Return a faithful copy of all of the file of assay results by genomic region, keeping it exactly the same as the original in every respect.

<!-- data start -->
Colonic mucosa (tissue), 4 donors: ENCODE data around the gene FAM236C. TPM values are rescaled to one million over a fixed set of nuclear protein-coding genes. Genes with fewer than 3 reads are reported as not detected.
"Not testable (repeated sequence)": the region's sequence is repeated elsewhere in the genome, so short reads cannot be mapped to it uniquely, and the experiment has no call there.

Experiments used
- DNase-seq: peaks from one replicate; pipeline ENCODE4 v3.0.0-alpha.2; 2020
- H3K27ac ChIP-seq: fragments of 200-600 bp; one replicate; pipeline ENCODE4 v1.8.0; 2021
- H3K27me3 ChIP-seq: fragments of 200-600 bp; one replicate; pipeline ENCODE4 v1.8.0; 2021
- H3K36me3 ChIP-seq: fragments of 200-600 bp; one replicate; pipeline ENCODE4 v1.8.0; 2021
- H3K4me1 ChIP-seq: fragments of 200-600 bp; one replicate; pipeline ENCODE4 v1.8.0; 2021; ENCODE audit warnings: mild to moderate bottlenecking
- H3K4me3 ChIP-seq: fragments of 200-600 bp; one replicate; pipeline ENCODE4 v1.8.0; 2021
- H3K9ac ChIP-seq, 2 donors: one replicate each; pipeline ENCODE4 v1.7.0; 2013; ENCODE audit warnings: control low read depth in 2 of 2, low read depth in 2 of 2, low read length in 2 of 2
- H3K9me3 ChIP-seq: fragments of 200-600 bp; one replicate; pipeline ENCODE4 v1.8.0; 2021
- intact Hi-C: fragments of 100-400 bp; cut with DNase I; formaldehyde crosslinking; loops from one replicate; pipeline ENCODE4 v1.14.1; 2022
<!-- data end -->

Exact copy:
Colonic mucosa (tissue), 4 donors: ENCODE data around the gene FAM236C. TPM values are rescaled to one million over a fixed set of nuclear protein-coding genes. Genes with fewer than 3 reads are reported as not detected.
"Not testable (repeated sequence)": the region's sequence is repeated elsewhere in the genome, so short reads cannot be mapped to it uniquely, and the experiment has no call there.

Experiments used
- DNase-seq: peaks from one replicate; pipeline ENCODE4 v3.0.0-alpha.2; 2020
- H3K27ac ChIP-seq: fragments of 200-600 bp; one replicate; pipeline ENCODE4 v1.8.0; 2021
- H3K27me3 ChIP-seq: fragments of 200-600 bp; one replicate; pipeline ENCODE4 v1.8.0; 2021
- H3K36me3 ChIP-seq: fragments of 200-600 bp; one replicate; pipeline ENCODE4 v1.8.0; 2021
- H3K4me1 ChIP-seq: fragments of 200-600 bp; one replicate; pipeline ENCODE4 v1.8.0; 2021; ENCODE audit warnings: mild to moderate bottlenecking
- H3K4me3 ChIP-seq: fragments of 200-600 bp; one replicate; pipeline ENCODE4 v1.8.0; 2021
- H3K9ac ChIP-seq, 2 donors: one replicate each; pipeline ENCODE4 v1.7.0; 2013; ENCODE audit warnings: control low read depth in 2 of 2, low read depth in 2 of 2, low read length in 2 of 2
- H3K9me3 ChIP-seq: fragments of 200-600 bp; one replicate; pipeline ENCODE4 v1.8.0; 2021
- intact Hi-C: fragments of 100-400 bp; cut with DNase I; formaldehyde crosslinking; loops from one replicate; pipeline ENCODE4 v1.14.1; 2022